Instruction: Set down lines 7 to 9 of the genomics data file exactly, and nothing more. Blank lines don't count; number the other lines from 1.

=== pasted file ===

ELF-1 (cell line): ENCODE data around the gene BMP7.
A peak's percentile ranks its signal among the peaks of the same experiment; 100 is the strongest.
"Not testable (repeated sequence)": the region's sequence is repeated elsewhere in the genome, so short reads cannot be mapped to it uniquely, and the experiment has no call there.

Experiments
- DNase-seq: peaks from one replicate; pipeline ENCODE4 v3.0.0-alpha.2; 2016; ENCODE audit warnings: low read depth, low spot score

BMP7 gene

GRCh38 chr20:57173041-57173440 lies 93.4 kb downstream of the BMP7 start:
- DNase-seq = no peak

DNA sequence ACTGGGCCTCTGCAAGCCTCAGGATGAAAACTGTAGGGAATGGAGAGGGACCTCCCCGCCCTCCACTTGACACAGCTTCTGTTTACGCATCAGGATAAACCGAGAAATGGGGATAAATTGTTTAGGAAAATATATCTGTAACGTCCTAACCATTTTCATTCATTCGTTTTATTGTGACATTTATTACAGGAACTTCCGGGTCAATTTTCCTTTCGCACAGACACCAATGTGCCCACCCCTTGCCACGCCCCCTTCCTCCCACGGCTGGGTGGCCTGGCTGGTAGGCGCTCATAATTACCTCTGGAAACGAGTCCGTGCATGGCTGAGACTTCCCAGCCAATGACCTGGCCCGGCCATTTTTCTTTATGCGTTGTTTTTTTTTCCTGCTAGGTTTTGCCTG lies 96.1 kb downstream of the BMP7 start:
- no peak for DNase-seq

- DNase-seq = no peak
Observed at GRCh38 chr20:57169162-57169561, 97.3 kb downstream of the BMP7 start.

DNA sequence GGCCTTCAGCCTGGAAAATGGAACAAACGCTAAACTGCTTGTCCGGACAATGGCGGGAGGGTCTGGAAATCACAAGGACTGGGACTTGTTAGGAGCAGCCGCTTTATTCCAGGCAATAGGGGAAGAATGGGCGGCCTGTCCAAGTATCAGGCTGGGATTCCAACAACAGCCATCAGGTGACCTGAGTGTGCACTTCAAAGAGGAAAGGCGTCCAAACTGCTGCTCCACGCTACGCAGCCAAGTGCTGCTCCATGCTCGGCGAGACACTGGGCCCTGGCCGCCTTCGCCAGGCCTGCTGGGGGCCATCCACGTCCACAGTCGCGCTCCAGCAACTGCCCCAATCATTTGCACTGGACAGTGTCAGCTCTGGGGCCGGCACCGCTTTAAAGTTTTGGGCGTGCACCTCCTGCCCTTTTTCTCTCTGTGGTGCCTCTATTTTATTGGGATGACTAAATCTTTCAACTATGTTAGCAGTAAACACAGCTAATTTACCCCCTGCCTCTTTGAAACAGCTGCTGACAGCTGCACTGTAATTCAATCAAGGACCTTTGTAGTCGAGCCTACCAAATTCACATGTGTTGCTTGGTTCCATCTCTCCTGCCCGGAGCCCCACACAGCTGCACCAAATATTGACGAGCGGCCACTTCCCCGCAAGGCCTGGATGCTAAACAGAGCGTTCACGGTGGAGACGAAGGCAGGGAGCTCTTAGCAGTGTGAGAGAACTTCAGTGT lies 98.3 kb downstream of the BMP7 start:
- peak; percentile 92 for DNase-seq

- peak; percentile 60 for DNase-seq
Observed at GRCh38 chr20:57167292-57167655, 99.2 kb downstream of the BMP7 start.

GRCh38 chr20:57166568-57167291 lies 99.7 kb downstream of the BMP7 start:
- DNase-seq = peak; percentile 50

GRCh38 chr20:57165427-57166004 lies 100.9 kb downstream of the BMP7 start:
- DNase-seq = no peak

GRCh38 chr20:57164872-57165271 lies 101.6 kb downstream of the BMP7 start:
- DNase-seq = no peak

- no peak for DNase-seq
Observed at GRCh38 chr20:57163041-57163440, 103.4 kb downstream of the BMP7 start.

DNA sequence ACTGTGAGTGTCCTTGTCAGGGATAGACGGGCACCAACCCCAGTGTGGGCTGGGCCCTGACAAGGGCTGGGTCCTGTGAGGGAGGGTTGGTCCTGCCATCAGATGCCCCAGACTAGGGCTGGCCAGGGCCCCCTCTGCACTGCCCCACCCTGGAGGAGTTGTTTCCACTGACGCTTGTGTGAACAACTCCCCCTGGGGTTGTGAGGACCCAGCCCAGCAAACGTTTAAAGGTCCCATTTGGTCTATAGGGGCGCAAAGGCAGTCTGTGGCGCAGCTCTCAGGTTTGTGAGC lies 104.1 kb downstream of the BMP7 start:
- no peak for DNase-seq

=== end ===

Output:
GRCh38 chr20:57173041-57173440 lies 93.4 kb downstream of the BMP7 start:
- DNase-seq = no peak

DNA sequence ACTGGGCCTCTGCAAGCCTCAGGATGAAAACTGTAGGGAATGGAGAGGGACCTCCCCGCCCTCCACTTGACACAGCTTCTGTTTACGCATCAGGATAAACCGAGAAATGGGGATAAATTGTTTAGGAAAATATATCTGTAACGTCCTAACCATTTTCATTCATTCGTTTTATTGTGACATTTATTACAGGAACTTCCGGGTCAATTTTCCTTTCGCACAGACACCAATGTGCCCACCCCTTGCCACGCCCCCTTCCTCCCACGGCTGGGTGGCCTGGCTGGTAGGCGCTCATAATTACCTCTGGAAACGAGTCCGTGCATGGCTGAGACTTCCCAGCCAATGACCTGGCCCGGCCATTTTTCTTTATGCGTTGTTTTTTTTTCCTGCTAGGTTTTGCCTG lies 96.1 kb downstream of the BMP7 start: